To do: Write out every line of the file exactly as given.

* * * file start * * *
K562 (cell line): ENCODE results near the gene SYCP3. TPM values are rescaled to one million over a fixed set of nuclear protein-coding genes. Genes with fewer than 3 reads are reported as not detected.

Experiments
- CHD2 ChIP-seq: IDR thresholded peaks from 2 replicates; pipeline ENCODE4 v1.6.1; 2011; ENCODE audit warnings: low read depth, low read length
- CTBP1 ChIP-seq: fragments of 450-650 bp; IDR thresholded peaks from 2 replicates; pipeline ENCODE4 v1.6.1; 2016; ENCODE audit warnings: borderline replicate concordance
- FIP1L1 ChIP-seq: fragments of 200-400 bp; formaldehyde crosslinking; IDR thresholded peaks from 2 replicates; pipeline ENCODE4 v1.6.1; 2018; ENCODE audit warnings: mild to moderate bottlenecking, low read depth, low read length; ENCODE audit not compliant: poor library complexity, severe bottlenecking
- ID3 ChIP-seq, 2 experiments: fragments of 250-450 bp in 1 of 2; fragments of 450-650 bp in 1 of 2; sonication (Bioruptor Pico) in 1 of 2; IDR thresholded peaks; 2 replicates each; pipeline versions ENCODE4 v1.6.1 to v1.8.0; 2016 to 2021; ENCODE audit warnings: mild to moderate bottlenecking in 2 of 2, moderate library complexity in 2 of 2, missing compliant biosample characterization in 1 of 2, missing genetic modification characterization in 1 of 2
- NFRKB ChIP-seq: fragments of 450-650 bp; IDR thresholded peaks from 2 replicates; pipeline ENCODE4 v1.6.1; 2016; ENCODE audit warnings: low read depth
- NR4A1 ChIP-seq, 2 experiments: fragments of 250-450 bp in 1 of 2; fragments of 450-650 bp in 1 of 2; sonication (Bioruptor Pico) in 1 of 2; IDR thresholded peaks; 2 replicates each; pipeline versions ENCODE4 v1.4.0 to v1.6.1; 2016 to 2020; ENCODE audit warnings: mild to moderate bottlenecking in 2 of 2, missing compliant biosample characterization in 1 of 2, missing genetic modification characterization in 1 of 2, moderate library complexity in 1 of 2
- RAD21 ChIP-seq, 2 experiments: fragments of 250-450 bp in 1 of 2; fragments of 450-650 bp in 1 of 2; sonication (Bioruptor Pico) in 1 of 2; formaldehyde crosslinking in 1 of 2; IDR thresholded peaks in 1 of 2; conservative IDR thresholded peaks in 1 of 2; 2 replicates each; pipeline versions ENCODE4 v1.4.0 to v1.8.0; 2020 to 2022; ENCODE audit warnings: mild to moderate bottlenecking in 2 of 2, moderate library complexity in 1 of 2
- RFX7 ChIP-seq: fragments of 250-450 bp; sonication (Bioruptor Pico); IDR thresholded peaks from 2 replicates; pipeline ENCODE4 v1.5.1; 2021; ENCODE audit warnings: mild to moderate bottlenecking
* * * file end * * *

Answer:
K562 (cell line): ENCODE results near the gene SYCP3. TPM values are rescaled to one million over a fixed set of nuclear protein-coding genes. Genes with fewer than 3 reads are reported as not detected.

Experiments
- CHD2 ChIP-seq: IDR thresholded peaks from 2 replicates; pipeline ENCODE4 v1.6.1; 2011; ENCODE audit warnings: low read depth, low read length
- CTBP1 ChIP-seq: fragments of 450-650 bp; IDR thresholded peaks from 2 replicates; pipeline ENCODE4 v1.6.1; 2016; ENCODE audit warnings: borderline replicate concordance
- FIP1L1 ChIP-seq: fragments of 200-400 bp; formaldehyde crosslinking; IDR thresholded peaks from 2 replicates; pipeline ENCODE4 v1.6.1; 2018; ENCODE audit warnings: mild to moderate bottlenecking, low read depth, low read length; ENCODE audit not compliant: poor library complexity, severe bottlenecking
- ID3 ChIP-seq, 2 experiments: fragments of 250-450 bp in 1 of 2; fragments of 450-650 bp in 1 of 2; sonication (Bioruptor Pico) in 1 of 2; IDR thresholded peaks; 2 replicates each; pipeline versions ENCODE4 v1.6.1 to v1.8.0; 2016 to 2021; ENCODE audit warnings: mild to moderate bottlenecking in 2 of 2, moderate library complexity in 2 of 2, missing compliant biosample characterization in 1 of 2, missing genetic modification characterization in 1 of 2
- NFRKB ChIP-seq: fragments of 450-650 bp; IDR thresholded peaks from 2 replicates; pipeline ENCODE4 v1.6.1; 2016; ENCODE audit warnings: low read depth
- NR4A1 ChIP-seq, 2 experiments: fragments of 250-450 bp in 1 of 2; fragments of 450-650 bp in 1 of 2; sonication (Bioruptor Pico) in 1 of 2; IDR thresholded peaks; 2 replicates each; pipeline versions ENCODE4 v1.4.0 to v1.6.1; 2016 to 2020; ENCODE audit warnings: mild to moderate bottlenecking in 2 of 2, missing compliant biosample characterization in 1 of 2, missing genetic modification characterization in 1 of 2, moderate library complexity in 1 of 2
- RAD21 ChIP-seq, 2 experiments: fragments of 250-450 bp in 1 of 2; fragments of 450-650 bp in 1 of 2; sonication (Bioruptor Pico) in 1 of 2; formaldehyde crosslinking in 1 of 2; IDR thresholded peaks in 1 of 2; conservative IDR thresholded peaks in 1 of 2; 2 replicates each; pipeline versions ENCODE4 v1.4.0 to v1.8.0; 2020 to 2022; ENCODE audit warnings: mild to moderate bottlenecking in 2 of 2, moderate library complexity in 1 of 2
- RFX7 ChIP-seq: fragments of 250-450 bp; sonication (Bioruptor Pico); IDR thresholded peaks from 2 replicates; pipeline ENCODE4 v1.5.1; 2021; ENCODE audit warnings: mild to moderate bottlenecking